In a move to stem the continuing fall of rupee, the RBI on Monday night came out with a slew of measures including hiking the lending rates for banks and sucking up of Rs 12,000 crore, to make the currency dearer.
The measures came after high level meetings between the Prime Minister and the finance minister followed by discussions with RBI governor D Subbarao who was called in Mumbai on Monday as the rupee lost 33 paise to reach 59.89 after touching over 61-levels last week.
Under the measures announced, RBI raised lending rates to commercial banks 2% to 10.25% making the loans costlier.
The RBI will conduct sale of Government of India Securities to suck up Rs 12,000 crore on July 18 from the market, in a move to make rupee dearer.
Government has been under attack over the continuous decline of rupee from 53.8 levels against dollar in April.
On Sundayday, Gujarat chief minsiter Narendra Modi had made a blistering attack on government's financial management, including rupee, and targeted Prime Minister Manmohan Singh calling him a "failed economist".
The Marginal Standing Facility (MSF) rate has also been increased to 10.25% from current 8.25%. Repo rate has been left unchanged.
"The Marginal Standing Facility (MSF) rate is calibrated with immediate effect to be 300 basis points above the policy repo rate under the Liquidity Adjustment Facility (LAF)... Accordingly, the Bank Rate also stands adjusted to 10.25% with immediate effect.," the release said.
Introduced during the 2011-12 period, MSF allows banks to borrow money from the central bank at a higher rate when there is significant liquidity crunch.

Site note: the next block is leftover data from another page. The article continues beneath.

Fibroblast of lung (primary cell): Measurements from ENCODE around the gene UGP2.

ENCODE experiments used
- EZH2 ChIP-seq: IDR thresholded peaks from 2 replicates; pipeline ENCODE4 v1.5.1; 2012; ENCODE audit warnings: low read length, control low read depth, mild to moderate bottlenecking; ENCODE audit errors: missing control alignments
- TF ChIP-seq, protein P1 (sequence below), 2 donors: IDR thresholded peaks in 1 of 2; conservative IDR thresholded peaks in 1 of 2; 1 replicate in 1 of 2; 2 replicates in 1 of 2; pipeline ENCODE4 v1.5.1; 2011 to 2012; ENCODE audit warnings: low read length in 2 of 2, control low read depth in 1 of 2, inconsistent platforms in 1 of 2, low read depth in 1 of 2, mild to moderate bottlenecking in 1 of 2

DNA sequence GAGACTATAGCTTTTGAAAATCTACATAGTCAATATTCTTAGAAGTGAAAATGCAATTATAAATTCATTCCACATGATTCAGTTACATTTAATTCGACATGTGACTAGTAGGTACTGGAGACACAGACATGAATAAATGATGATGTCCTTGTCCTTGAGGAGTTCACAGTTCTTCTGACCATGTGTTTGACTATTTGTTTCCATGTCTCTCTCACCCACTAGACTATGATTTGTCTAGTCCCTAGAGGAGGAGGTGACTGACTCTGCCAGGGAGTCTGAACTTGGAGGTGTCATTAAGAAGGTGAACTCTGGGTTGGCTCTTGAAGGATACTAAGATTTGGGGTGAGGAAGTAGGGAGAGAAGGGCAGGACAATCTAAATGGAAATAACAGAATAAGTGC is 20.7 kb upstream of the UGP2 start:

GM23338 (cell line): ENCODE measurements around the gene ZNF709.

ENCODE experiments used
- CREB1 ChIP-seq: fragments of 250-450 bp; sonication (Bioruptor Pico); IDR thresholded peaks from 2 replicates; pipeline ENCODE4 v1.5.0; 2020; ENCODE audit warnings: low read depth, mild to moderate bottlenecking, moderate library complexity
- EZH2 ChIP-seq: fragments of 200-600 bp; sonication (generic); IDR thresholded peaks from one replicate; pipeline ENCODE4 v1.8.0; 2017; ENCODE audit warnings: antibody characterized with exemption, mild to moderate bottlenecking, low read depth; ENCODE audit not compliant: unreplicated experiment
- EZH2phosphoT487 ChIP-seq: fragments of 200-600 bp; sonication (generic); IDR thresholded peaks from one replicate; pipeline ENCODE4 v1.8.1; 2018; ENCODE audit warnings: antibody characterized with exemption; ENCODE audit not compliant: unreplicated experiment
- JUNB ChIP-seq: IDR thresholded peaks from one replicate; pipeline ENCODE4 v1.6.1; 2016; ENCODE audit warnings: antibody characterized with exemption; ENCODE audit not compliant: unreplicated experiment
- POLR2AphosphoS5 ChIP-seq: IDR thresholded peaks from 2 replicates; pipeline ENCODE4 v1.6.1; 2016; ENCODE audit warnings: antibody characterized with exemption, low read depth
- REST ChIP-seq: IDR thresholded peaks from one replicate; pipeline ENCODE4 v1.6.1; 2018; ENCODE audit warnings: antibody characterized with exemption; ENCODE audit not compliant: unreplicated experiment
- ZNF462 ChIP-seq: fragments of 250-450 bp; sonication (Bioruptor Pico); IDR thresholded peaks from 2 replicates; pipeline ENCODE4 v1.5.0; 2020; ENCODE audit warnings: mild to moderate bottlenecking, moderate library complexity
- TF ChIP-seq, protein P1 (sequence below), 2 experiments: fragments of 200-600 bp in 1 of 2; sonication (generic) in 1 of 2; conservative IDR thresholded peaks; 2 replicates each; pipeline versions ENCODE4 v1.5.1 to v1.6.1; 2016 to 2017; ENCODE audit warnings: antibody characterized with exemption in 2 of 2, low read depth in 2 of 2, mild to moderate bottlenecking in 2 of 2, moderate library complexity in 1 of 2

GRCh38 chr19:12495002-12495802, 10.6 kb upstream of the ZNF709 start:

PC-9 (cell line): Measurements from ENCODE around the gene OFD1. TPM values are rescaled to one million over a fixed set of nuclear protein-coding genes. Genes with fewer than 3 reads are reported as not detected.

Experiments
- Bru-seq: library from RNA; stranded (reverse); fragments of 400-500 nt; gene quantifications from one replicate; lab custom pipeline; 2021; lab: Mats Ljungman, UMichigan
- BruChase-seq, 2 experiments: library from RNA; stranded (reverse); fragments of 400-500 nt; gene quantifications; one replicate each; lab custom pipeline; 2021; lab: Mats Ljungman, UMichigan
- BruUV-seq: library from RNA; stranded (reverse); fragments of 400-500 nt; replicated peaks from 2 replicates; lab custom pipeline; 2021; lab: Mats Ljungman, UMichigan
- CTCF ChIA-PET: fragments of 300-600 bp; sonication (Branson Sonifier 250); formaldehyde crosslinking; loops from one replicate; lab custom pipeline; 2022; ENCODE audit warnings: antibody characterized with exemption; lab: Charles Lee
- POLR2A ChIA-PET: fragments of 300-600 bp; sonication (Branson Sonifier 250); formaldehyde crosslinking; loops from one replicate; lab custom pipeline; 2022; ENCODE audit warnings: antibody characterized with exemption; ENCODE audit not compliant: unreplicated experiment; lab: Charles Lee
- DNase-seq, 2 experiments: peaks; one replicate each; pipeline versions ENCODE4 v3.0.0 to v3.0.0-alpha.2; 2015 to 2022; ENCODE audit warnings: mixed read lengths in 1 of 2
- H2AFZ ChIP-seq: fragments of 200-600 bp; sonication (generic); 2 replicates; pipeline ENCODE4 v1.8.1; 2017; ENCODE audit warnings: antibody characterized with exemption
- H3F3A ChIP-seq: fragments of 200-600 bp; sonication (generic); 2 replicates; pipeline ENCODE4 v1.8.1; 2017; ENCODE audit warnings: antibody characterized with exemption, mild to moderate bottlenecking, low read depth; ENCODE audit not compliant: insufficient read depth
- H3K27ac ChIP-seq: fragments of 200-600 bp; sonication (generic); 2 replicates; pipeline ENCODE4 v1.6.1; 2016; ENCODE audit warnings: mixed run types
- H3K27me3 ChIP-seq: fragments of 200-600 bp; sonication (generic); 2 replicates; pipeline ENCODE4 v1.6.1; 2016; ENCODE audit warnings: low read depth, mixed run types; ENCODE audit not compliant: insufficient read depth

The central bank said it could take more measures depending on market conditions, liquidity situation and the macroeconomic developments.
These steps would be "consistent with growth-inflation dynamics and macroeconomic stability," RBI said.
"The overall allocation of funds under the LAF will be limited to 1.0% of the Net Demand and Time Liabilities (NDTL) of the banking system, reckoned as Rs 75,000 crore for this purpose," according to the release.
According to RBI, the market perception of likely tapering of US Quantitative Easing has triggered outflows of portfolio investment, particularly from the debt segment.
"The exchange rate pressure also evidences that the demand for foreign currency has increased vis-a-vis that of the Rupee in part because of the improving domestic liquidity situation."
RBI said the rupee has depreciated markedly in the last six weeks. Countries, it said, with large current account deficits, such as India, have been particularly affected despite their relatively promising economic fundamentals.
Last week, RBI had asked oil firm to source all of their 8-8.5 billion of dollar needs every month for import of oil, from a single public sector bank. It also barred banks from trading in currency futures and exchange-traded currency options market on their own.